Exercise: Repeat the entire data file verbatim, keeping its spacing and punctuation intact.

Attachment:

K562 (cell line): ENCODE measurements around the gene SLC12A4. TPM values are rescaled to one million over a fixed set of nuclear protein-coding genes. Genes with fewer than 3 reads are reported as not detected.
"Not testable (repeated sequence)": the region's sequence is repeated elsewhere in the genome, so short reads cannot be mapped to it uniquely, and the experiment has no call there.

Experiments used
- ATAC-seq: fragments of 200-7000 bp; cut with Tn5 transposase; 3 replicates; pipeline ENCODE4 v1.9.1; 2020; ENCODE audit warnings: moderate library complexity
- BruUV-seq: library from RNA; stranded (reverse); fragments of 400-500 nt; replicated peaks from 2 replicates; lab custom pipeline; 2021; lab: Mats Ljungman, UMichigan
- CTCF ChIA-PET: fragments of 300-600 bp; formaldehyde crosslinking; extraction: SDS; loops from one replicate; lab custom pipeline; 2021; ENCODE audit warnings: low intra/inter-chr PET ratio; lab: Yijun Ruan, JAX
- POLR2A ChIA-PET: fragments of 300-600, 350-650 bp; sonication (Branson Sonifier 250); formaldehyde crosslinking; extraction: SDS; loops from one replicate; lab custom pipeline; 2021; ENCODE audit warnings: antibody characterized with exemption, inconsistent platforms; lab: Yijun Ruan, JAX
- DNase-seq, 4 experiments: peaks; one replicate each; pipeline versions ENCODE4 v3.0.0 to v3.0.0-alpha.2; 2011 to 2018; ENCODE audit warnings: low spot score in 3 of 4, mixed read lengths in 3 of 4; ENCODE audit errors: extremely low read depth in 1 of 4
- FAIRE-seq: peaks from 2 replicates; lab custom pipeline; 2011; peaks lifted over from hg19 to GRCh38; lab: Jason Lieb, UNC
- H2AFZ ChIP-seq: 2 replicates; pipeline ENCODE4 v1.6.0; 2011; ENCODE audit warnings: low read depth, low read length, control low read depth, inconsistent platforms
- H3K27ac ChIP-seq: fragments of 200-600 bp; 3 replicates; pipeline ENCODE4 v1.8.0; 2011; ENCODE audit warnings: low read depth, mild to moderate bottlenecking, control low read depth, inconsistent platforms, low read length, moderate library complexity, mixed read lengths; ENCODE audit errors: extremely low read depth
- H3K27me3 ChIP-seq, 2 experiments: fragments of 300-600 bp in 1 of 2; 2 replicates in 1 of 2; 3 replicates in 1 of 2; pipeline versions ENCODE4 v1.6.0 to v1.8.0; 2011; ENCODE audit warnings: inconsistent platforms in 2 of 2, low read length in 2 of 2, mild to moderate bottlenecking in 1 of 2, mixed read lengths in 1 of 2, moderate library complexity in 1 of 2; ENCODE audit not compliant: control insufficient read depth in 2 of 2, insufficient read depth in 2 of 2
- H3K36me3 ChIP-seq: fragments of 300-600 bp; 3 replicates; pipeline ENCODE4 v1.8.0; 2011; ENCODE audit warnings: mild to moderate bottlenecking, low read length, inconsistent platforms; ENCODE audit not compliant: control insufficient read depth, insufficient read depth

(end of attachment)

K562 (cell line): ENCODE measurements around the gene SLC12A4. TPM values are rescaled to one million over a fixed set of nuclear protein-coding genes. Genes with fewer than 3 reads are reported as not detected.
"Not testable (repeated sequence)": the region's sequence is repeated elsewhere in the genome, so short reads cannot be mapped to it uniquely, and the experiment has no call there.

Experiments used
- ATAC-seq: fragments of 200-7000 bp; cut with Tn5 transposase; 3 replicates; pipeline ENCODE4 v1.9.1; 2020; ENCODE audit warnings: moderate library complexity
- BruUV-seq: library from RNA; stranded (reverse); fragments of 400-500 nt; replicated peaks from 2 replicates; lab custom pipeline; 2021; lab: Mats Ljungman, UMichigan
- CTCF ChIA-PET: fragments of 300-600 bp; formaldehyde crosslinking; extraction: SDS; loops from one replicate; lab custom pipeline; 2021; ENCODE audit warnings: low intra/inter-chr PET ratio; lab: Yijun Ruan, JAX
- POLR2A ChIA-PET: fragments of 300-600, 350-650 bp; sonication (Branson Sonifier 250); formaldehyde crosslinking; extraction: SDS; loops from one replicate; lab custom pipeline; 2021; ENCODE audit warnings: antibody characterized with exemption, inconsistent platforms; lab: Yijun Ruan, JAX
- DNase-seq, 4 experiments: peaks; one replicate each; pipeline versions ENCODE4 v3.0.0 to v3.0.0-alpha.2; 2011 to 2018; ENCODE audit warnings: low spot score in 3 of 4, mixed read lengths in 3 of 4; ENCODE audit errors: extremely low read depth in 1 of 4
- FAIRE-seq: peaks from 2 replicates; lab custom pipeline; 2011; peaks lifted over from hg19 to GRCh38; lab: Jason Lieb, UNC
- H2AFZ ChIP-seq: 2 replicates; pipeline ENCODE4 v1.6.0; 2011; ENCODE audit warnings: low read depth, low read length, control low read depth, inconsistent platforms
- H3K27ac ChIP-seq: fragments of 200-600 bp; 3 replicates; pipeline ENCODE4 v1.8.0; 2011; ENCODE audit warnings: low read depth, mild to moderate bottlenecking, control low read depth, inconsistent platforms, low read length, moderate library complexity, mixed read lengths; ENCODE audit errors: extremely low read depth
- H3K27me3 ChIP-seq, 2 experiments: fragments of 300-600 bp in 1 of 2; 2 replicates in 1 of 2; 3 replicates in 1 of 2; pipeline versions ENCODE4 v1.6.0 to v1.8.0; 2011; ENCODE audit warnings: inconsistent platforms in 2 of 2, low read length in 2 of 2, mild to moderate bottlenecking in 1 of 2, mixed read lengths in 1 of 2, moderate library complexity in 1 of 2; ENCODE audit not compliant: control insufficient read depth in 2 of 2, insufficient read depth in 2 of 2
- H3K36me3 ChIP-seq: fragments of 300-600 bp; 3 replicates; pipeline ENCODE4 v1.8.0; 2011; ENCODE audit warnings: mild to moderate bottlenecking, low read length, inconsistent platforms; ENCODE audit not compliant: control insufficient read depth, insufficient read depth